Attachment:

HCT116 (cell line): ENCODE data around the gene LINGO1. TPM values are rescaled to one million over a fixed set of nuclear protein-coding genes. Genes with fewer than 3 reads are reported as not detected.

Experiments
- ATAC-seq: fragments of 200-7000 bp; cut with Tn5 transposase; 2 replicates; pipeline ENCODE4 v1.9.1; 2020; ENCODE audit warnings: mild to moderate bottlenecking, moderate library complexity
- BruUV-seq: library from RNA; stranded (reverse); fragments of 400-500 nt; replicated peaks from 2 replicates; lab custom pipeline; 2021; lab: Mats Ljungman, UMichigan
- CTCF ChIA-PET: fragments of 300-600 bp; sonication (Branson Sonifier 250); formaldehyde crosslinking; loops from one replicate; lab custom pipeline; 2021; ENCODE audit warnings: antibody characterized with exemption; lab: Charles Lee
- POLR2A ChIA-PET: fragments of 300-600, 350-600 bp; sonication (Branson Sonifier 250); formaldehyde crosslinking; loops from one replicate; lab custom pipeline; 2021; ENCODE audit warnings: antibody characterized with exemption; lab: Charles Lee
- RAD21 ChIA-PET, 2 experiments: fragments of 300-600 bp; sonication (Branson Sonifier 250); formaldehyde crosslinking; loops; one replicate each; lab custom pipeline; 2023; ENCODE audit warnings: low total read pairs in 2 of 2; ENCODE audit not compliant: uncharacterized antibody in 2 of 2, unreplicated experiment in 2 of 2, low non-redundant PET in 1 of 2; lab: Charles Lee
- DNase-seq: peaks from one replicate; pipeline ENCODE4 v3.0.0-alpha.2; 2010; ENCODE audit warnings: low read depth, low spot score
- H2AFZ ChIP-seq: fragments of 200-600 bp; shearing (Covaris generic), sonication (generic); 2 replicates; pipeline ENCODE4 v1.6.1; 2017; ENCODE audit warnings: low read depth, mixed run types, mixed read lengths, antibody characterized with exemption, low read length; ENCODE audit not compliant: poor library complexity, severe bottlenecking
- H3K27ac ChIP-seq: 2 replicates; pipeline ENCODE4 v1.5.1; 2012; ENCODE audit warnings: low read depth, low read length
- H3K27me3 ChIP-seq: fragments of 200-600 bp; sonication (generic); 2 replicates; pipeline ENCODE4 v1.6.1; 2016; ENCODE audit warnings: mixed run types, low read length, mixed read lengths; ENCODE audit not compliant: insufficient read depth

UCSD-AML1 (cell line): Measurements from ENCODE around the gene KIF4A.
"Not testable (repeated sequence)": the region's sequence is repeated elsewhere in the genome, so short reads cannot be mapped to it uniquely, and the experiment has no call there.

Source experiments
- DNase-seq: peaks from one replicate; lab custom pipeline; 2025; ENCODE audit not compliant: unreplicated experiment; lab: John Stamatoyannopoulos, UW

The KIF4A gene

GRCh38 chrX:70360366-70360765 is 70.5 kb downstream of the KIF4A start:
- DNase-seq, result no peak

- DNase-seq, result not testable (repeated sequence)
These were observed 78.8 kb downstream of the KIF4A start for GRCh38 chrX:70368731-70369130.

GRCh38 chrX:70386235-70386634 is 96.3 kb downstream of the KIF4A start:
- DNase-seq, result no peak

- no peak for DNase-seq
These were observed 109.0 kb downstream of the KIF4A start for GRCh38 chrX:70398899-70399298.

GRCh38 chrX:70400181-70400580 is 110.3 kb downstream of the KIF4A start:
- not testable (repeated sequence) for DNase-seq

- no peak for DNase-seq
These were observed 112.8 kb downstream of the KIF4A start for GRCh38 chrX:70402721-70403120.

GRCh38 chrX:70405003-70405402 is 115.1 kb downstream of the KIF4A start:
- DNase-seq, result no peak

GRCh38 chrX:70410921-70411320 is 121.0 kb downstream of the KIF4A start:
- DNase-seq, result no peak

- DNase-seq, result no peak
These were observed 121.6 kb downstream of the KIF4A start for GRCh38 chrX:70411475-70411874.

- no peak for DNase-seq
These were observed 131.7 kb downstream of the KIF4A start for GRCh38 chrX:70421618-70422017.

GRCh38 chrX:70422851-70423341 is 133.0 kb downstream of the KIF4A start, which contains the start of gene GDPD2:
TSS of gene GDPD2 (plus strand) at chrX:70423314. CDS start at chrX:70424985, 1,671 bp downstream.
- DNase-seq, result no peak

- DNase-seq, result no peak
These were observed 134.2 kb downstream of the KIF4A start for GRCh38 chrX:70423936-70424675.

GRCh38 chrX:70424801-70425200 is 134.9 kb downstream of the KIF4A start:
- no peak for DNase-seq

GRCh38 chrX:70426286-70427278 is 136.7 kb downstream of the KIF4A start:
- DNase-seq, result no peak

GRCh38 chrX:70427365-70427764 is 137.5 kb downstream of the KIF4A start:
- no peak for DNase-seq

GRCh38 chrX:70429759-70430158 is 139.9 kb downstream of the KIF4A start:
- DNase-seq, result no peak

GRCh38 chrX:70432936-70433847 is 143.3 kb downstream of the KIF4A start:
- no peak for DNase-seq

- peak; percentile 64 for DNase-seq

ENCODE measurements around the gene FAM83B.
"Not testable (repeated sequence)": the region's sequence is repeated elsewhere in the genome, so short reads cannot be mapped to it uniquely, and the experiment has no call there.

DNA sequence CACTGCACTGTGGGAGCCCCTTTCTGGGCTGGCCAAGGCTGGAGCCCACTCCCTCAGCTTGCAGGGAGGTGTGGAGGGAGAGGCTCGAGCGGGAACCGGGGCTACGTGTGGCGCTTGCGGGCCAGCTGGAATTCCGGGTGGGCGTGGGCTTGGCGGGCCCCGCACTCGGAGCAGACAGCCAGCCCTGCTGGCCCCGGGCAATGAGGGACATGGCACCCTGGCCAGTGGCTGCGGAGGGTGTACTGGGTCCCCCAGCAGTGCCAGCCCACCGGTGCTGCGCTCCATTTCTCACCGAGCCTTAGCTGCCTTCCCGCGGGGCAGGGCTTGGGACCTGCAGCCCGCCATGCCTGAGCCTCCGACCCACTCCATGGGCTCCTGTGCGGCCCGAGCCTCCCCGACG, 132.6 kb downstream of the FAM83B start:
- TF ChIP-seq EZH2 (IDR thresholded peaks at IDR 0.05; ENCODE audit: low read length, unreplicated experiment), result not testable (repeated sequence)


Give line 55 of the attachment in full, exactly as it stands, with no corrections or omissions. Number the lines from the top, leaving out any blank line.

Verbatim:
DNA sequence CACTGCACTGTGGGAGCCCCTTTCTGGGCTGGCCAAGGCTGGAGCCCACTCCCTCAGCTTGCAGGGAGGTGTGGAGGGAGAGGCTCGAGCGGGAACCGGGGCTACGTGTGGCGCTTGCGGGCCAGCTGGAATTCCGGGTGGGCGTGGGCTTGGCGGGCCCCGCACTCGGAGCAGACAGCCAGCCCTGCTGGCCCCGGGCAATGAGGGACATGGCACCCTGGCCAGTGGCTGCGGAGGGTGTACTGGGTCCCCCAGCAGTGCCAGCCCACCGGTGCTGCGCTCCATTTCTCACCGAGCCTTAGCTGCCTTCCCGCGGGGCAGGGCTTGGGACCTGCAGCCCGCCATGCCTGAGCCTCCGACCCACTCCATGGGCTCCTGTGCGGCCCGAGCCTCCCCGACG, 132.6 kb downstream of the FAM83B start: